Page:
many thanks-

Ty Ford March 12th, 2007 07:39 PM

B&H is not always on top of things. Call AT in Stow, OH and ask to speak to the customerr service dept. They are very good.

The cardioid lavs are frequently VERY sensitive to wind and popping. I have one and seldom use it. A good omni is better.


Ty Ford

PS: The U100 are being phased out

Mark OConnell March 12th, 2007 07:56 PM

Thanks so much Ty for your response. Will check with Audio Technica directly to see what the x indicates. Possibly, from what I can see in the specs, it uses a different range of frequencies. Do you know what the U100 is being replaced with if it's being phased out? Would the fact that it's being phased out keep you from considering it?

Also found this on the AT site regarding my omni vs cardiod question:
"Omnidirectional lavalier microphones work well in most situations and are more popular than directional types. Except when external noise is a problem, this type of microphone is easy to use and provides excellent sound quality. Directional lavalier microphones are useful where feedback is a potential problem, where the external noise level is high or where reverberation and echo are troublesome. However, they tend to change in sound quality and level if the wearer turns his or her head away. "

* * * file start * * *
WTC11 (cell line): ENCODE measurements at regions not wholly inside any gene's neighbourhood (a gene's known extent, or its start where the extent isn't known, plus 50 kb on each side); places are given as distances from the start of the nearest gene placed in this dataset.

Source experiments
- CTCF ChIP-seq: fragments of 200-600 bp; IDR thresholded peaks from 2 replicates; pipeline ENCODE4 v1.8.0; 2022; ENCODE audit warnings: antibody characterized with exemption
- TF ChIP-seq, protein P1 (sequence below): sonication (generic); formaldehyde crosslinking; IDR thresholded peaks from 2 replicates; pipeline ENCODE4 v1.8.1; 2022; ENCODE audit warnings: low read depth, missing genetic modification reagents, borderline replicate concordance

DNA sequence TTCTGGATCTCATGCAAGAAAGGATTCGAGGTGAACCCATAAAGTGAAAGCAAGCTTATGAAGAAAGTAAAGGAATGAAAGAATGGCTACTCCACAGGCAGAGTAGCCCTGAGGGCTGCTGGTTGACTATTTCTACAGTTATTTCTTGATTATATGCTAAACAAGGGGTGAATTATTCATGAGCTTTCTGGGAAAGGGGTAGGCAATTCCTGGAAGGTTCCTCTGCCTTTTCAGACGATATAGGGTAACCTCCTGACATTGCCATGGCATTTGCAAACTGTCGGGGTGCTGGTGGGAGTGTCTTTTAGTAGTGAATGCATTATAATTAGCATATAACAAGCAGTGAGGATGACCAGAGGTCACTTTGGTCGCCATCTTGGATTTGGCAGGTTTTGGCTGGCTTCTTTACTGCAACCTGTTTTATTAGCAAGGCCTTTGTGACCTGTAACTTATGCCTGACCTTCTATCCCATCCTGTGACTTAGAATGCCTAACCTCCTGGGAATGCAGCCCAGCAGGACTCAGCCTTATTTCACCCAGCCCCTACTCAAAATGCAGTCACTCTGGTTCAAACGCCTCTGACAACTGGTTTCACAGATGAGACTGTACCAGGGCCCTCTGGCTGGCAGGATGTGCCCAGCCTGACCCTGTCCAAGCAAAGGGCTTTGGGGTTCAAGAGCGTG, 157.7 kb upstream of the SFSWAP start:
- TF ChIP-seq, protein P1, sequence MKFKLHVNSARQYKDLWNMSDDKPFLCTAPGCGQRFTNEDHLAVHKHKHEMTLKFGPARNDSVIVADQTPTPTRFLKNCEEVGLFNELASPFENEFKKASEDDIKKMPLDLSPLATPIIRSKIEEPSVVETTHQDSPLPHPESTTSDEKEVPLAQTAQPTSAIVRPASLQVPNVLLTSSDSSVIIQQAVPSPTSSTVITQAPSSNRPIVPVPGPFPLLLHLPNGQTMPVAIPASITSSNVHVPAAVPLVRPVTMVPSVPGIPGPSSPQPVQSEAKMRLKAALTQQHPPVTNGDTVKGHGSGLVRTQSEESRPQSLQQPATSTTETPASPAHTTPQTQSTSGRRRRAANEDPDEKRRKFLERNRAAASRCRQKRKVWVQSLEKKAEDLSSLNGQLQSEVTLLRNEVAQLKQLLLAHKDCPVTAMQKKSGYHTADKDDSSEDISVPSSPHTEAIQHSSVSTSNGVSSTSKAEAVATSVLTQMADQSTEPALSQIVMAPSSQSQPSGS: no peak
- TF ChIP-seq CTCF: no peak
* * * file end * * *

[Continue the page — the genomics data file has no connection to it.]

Ty Ford March 13th, 2007 06:35 AM

If you'll be operating in the same geographical area (not moving from city to city), choosing a frequency range that has more open frequencies where you are is a good idea.

Here's a link to an AT page that confirms that X is a different range.

You might want to bookmark it if you travel and need to know if there are TV stations that will stomp your wireless gear.

The U100 will be around for a while. This was info I got from AT a few years back when the DTV was changing the landscape of RF. I was concerned they had heard something from the FCC that indicated the frequencies I was using would be unusable for wireless. There was a lot of concern about that sort of thing back then. I think it's settled down a bit.